Devenir traîtres professionnels au cœur des réseaux résistants et de l’antifascisme en exil. Une histoire de faiblesse (“Professional Traitors at the Heart of the Resistance at Home and in Exile: A Story of Weakness”)
Cahiers d’Agora : revue en humanité, Issue 6, “Le traître en politique : profils, parcours et perception,” December 2021.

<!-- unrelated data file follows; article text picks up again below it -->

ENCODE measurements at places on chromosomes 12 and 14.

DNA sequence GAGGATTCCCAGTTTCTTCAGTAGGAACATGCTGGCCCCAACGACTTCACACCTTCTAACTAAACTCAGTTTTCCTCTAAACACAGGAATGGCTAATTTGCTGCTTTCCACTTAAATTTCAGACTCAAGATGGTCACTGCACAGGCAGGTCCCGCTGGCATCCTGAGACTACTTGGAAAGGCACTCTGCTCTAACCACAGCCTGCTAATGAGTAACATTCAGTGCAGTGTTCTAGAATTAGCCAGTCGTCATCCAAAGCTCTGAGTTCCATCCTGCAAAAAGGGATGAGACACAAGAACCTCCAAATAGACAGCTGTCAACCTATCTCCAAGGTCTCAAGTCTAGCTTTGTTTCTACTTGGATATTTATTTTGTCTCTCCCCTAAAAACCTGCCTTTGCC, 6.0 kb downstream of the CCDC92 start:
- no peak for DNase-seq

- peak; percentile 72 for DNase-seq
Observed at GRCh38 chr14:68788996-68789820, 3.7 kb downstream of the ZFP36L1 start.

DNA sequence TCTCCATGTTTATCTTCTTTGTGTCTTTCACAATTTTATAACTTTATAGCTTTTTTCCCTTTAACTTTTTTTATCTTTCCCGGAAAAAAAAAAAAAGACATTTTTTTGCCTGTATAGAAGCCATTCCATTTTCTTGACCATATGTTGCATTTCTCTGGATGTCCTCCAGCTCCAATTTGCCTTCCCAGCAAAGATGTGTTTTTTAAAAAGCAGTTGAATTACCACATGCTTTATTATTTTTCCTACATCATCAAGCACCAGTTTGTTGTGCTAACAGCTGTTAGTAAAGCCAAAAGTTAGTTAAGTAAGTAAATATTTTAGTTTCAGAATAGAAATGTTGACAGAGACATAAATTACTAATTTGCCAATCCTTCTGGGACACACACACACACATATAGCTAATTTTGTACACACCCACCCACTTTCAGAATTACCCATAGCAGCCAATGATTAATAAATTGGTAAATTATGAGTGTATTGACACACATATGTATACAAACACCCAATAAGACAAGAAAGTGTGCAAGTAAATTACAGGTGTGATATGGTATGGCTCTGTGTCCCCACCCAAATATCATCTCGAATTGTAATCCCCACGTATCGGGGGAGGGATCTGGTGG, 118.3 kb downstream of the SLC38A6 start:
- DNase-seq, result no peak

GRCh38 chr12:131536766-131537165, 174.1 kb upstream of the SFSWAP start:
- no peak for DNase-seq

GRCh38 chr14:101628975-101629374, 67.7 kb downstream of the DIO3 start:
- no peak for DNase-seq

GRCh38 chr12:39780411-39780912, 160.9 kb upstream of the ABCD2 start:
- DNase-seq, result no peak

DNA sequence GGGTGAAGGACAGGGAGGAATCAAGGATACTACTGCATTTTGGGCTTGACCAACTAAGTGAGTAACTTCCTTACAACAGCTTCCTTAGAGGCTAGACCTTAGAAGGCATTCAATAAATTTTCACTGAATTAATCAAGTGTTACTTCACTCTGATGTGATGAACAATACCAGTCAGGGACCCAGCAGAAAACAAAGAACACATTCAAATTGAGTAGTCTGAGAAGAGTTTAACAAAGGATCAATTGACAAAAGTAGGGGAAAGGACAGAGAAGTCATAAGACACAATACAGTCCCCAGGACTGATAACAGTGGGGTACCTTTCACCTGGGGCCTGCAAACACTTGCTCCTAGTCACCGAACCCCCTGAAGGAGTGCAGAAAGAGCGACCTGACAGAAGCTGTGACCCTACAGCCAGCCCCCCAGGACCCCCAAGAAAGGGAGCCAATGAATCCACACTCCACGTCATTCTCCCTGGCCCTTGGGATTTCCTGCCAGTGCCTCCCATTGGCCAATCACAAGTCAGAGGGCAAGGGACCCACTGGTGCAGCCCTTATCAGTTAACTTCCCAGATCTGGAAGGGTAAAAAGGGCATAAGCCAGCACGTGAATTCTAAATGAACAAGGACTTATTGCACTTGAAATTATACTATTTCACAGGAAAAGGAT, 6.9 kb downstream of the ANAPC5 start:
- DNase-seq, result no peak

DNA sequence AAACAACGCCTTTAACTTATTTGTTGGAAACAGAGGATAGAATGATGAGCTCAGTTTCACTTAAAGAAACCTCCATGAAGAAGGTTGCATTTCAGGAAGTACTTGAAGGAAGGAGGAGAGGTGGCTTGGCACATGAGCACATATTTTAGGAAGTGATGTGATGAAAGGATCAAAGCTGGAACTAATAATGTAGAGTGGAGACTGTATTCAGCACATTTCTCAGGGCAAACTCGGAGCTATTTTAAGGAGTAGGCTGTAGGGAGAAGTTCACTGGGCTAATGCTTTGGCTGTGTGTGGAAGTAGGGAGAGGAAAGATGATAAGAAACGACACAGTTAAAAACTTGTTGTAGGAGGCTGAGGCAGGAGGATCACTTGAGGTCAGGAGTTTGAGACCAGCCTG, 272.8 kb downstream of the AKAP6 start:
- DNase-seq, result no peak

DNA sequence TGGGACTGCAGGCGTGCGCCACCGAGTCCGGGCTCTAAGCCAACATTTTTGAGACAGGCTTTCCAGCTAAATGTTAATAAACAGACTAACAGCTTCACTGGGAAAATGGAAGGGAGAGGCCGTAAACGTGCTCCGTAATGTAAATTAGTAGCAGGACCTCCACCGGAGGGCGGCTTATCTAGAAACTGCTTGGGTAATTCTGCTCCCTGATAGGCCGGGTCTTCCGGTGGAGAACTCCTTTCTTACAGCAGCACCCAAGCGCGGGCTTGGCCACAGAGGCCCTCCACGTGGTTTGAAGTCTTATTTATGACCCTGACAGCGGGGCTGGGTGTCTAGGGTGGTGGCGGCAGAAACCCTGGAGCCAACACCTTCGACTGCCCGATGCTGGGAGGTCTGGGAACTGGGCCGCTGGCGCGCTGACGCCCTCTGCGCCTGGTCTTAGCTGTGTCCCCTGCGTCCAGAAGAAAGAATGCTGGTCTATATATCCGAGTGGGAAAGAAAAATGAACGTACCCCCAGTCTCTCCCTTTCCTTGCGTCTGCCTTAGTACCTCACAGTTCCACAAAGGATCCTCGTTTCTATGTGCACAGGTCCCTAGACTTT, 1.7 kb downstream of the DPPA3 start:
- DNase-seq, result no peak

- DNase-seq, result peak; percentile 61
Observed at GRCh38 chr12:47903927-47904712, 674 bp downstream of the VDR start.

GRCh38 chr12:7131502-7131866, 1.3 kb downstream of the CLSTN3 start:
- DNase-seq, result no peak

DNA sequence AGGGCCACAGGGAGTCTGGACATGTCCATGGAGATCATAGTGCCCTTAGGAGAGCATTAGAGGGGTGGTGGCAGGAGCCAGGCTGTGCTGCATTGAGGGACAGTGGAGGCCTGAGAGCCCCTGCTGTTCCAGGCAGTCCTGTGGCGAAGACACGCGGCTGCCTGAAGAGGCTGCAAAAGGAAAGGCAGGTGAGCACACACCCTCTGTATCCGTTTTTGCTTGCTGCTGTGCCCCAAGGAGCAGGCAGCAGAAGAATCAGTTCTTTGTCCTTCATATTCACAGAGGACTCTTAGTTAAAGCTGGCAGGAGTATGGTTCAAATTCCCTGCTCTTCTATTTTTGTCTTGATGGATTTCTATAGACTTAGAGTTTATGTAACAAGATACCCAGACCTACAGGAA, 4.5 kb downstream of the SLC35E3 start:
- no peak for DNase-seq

Résumé — Cet article propose d’illustrer et d’interroger la notion de trahison en étudiant le cas de militants antinazis et antifascistes qui ont changé de camp et sont devenus des espions pour les régimes autoritaires. Les traîtres au sein de la Résistance sont la preuve de l’approche « proactive » fasciste et nazie dans l’application des plans de répression des deux régimes qui perçoivent en eux un moyen efficace pour infiltrer les réseaux d’opposants politiques. « Re- tourner » les résistants contre leurs camarades et leurs groupes politiques d’origine était une technique de (contre)espionnage très efficace pour démanteler les réseaux de Résistance. Les opérations répressives à l’encontre des traîtres ont contribué à remettre en cause la pureté et l’unité de la Résistance pendant de nombreuses années au lendemain de la Seconde Guerre mondiale et ont généré des traumatismes individuels et sociétaux. Des cas longuement débattus comme ceux de René Hardy et d’Ignazio Silone témoignent des traces durables que ces opérations répressives ont laissées dans la conscience publique.